brickeyee
March 25, 2008, 08:59 AM
Kuhnhusen is a great reference source. However, lacking a fully-equipped machine shop, you may find it difficult to emulate his procedures

Very few of the things detailed in Volume 1 require a machine shop to execute.
It is almost all good old hand work with files, and a reamer for barrel bushing work.

if you want a GI grade pistol you might be able to assemble one.
If you want something 'better' you will need a decent handful of specialized hand tools to do the job.

Casimer
March 25, 2008, 05:50 PM
If you're just looking to assemble a 1911, Sarco sells a variety of frames and slides along with a parts kit - http://www.sarcoinc.com/

These aren't high-end component, but they're inexpensive, and probably a good way to get started.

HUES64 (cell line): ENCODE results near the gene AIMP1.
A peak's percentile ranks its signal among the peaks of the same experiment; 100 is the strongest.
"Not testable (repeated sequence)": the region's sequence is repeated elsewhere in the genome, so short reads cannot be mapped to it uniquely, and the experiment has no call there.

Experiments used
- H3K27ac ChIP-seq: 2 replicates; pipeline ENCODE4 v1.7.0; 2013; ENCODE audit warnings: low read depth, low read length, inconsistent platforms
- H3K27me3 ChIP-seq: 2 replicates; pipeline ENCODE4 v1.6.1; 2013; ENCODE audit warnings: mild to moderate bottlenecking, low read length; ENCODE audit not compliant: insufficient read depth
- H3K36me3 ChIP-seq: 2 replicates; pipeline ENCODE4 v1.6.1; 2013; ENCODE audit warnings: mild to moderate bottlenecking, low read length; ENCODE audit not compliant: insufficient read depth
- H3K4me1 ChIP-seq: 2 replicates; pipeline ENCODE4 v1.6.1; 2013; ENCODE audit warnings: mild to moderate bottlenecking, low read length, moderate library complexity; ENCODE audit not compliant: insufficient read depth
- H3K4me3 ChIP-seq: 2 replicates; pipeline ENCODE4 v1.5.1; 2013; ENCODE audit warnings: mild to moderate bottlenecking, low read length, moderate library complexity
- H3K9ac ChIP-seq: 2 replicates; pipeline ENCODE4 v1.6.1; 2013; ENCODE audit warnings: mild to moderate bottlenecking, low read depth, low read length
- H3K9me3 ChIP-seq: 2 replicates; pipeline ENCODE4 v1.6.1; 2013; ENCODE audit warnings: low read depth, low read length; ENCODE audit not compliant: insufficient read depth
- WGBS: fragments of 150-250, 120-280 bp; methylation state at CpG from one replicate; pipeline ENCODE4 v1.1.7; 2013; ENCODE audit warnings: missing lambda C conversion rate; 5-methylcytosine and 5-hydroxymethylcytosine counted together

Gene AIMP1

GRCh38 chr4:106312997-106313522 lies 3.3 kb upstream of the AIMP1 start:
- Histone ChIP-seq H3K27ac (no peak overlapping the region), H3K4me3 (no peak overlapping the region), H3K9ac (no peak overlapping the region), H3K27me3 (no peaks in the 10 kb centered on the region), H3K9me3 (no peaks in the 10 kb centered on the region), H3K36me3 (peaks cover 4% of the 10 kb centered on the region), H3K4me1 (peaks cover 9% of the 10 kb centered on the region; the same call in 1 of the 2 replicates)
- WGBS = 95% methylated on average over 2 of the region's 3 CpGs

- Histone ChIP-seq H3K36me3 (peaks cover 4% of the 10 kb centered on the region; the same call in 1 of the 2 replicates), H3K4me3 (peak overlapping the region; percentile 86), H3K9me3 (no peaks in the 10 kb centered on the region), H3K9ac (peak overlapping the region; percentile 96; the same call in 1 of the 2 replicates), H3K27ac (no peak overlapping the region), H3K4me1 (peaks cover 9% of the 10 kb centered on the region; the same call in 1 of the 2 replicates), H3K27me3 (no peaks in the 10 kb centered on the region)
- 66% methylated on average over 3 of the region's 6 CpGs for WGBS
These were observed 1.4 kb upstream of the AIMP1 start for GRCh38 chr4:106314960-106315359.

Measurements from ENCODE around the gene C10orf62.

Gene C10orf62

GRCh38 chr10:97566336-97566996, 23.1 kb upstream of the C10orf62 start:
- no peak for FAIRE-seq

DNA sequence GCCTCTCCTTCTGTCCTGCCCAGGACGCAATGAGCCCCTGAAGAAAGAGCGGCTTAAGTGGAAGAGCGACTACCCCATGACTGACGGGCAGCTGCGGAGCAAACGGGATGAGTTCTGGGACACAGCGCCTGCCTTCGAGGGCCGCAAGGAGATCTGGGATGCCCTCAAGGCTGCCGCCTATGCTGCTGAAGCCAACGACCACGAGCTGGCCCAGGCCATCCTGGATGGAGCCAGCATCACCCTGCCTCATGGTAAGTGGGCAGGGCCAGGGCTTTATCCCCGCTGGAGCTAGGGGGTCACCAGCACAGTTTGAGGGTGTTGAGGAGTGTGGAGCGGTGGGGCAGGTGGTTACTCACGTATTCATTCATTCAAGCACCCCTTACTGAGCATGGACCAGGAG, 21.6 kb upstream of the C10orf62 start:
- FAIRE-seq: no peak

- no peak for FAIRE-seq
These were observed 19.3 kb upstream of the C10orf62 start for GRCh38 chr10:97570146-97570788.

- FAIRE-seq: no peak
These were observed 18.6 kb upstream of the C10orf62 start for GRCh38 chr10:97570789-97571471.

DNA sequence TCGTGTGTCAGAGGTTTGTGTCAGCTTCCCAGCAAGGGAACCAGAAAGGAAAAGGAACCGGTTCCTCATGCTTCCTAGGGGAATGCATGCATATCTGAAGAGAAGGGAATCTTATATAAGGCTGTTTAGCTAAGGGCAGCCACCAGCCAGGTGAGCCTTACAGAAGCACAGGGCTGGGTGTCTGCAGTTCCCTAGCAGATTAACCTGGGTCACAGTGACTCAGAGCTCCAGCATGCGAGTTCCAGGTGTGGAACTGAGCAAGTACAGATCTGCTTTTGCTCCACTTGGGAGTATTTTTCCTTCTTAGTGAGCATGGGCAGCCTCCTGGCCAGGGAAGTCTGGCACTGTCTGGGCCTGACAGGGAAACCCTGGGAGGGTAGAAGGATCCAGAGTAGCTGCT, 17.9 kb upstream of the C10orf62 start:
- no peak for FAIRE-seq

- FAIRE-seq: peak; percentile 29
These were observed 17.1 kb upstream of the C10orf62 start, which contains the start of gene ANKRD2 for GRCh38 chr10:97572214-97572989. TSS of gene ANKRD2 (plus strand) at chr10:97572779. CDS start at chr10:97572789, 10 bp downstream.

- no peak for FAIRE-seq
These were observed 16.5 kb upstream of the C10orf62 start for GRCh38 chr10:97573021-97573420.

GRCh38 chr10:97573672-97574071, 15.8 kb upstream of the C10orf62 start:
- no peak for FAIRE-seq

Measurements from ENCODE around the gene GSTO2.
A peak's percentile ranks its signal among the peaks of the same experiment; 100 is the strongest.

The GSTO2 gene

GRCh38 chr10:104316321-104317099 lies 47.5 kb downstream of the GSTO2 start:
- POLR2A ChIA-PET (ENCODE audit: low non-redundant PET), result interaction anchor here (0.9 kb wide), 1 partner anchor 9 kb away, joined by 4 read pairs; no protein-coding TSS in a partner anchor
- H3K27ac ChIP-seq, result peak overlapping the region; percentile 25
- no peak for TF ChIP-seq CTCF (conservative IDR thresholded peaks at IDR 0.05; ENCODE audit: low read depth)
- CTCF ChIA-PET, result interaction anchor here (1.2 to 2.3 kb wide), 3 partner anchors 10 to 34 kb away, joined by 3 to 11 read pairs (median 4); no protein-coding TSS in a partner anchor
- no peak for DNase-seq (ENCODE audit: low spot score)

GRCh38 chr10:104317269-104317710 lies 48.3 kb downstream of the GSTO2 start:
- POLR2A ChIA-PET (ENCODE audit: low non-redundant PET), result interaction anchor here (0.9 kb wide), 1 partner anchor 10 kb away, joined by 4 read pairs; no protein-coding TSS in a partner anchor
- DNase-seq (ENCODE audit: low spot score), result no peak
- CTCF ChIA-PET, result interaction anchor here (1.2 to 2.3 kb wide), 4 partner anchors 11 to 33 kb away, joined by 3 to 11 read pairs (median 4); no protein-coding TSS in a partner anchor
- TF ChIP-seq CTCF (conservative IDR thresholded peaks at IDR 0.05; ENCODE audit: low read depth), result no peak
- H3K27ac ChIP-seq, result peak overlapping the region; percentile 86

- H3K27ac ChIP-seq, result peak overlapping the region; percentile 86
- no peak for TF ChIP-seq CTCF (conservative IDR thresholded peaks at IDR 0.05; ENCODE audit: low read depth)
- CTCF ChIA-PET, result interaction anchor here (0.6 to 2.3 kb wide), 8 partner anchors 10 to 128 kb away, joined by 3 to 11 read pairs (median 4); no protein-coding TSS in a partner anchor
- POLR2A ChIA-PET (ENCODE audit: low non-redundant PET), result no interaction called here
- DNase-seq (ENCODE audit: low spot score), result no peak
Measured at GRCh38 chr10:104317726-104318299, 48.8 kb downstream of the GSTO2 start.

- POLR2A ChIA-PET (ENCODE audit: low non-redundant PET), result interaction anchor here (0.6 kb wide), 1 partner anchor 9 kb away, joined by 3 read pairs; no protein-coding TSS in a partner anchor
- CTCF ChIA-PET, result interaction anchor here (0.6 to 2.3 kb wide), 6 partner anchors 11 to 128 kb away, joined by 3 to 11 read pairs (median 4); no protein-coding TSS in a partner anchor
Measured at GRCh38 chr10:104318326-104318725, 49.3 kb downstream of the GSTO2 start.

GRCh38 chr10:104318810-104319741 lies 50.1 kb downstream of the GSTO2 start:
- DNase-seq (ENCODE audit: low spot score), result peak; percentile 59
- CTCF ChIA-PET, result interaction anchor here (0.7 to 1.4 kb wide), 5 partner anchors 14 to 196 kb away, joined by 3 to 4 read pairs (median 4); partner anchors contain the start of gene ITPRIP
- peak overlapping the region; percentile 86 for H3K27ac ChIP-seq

drail
March 25, 2008, 06:37 PM
As others have said, lots of fun and many traps. Don't let that stop you though. Be aware - if you build one, you will have to build another. It's just like cocaine. I am an addict.

7.62adds
January 30, 2010, 10:21 PM
Here's a thought, why not buy a cheap gun and 'hot-rod it into something special? At least then you could shoot some groups along the way to see improvment. eg; Norinco or Sam 1911. It would be an excellent learning experience i think. Considering doing it one day myself, but to avoid heart failure i wont be adding up the cost an the end of the project!!:rolleyes::rolleyes::rolleyes:;);)

James K
January 30, 2010, 11:46 PM
The key word here is "functional". I think anyone with good mechanical knowhow and maybe a good book can assemble a functional 1911 from parts. But if one wants to build a top notch competition gun, that is a whole nother ball game. Then you get into a lot of fit and try with links, bushings, slide fit, hammer notch cutting, and on and on.

Jim

HankC1
January 31, 2010, 05:58 PM
Any 9mm 1911 kit available?